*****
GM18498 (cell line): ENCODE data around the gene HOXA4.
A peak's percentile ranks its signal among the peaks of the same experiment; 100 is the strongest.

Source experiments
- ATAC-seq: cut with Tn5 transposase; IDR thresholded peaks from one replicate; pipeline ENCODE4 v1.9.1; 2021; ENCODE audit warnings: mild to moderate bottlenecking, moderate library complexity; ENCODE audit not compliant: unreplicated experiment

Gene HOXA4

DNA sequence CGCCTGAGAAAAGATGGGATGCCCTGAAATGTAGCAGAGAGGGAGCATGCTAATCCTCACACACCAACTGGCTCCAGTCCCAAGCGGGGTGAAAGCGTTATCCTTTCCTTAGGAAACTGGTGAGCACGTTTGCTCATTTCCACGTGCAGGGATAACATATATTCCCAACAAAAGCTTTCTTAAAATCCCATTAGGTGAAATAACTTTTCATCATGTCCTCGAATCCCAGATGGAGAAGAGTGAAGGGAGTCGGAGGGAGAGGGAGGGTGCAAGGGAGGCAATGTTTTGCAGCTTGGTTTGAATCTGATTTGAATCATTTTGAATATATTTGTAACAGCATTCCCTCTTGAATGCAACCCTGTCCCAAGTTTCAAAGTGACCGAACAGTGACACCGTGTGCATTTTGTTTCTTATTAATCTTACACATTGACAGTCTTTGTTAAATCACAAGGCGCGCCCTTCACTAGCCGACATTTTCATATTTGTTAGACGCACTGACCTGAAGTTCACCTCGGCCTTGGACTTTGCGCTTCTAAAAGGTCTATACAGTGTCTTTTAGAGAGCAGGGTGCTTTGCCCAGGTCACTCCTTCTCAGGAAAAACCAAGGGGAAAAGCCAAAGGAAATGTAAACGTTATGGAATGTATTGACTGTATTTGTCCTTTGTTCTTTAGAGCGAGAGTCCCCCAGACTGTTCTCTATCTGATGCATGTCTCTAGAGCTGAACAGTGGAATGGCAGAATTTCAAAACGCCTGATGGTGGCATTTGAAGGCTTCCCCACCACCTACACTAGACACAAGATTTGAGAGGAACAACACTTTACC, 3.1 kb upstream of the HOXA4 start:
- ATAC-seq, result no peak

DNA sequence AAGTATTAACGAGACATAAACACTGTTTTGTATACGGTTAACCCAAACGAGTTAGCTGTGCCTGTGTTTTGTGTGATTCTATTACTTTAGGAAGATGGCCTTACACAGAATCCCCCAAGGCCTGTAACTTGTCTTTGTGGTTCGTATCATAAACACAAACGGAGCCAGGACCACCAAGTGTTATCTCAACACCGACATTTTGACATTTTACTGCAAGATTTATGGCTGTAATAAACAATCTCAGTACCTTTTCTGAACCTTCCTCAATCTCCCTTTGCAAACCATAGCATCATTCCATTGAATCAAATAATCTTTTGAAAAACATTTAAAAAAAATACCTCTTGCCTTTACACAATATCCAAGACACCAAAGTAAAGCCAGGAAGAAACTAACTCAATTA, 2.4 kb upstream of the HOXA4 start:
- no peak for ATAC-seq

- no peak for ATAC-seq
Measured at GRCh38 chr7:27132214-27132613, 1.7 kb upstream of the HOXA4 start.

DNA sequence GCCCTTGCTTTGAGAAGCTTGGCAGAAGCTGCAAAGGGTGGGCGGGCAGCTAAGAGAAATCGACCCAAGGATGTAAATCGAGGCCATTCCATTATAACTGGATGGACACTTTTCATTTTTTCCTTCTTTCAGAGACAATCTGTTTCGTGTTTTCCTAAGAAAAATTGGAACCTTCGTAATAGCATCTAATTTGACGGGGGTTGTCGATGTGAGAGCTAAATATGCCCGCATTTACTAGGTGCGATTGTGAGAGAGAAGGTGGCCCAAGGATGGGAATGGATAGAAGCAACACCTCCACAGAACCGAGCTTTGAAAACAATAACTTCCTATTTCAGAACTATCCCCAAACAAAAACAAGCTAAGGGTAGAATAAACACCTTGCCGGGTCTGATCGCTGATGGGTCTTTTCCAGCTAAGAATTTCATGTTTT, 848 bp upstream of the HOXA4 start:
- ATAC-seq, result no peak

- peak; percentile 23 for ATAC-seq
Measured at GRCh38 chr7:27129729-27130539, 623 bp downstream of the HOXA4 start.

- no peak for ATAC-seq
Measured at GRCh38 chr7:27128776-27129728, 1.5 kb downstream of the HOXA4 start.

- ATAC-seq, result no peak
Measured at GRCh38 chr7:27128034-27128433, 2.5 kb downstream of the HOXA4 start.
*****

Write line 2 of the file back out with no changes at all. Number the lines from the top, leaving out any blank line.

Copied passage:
A peak's percentile ranks its signal among the peaks of the same experiment; 100 is the strongest.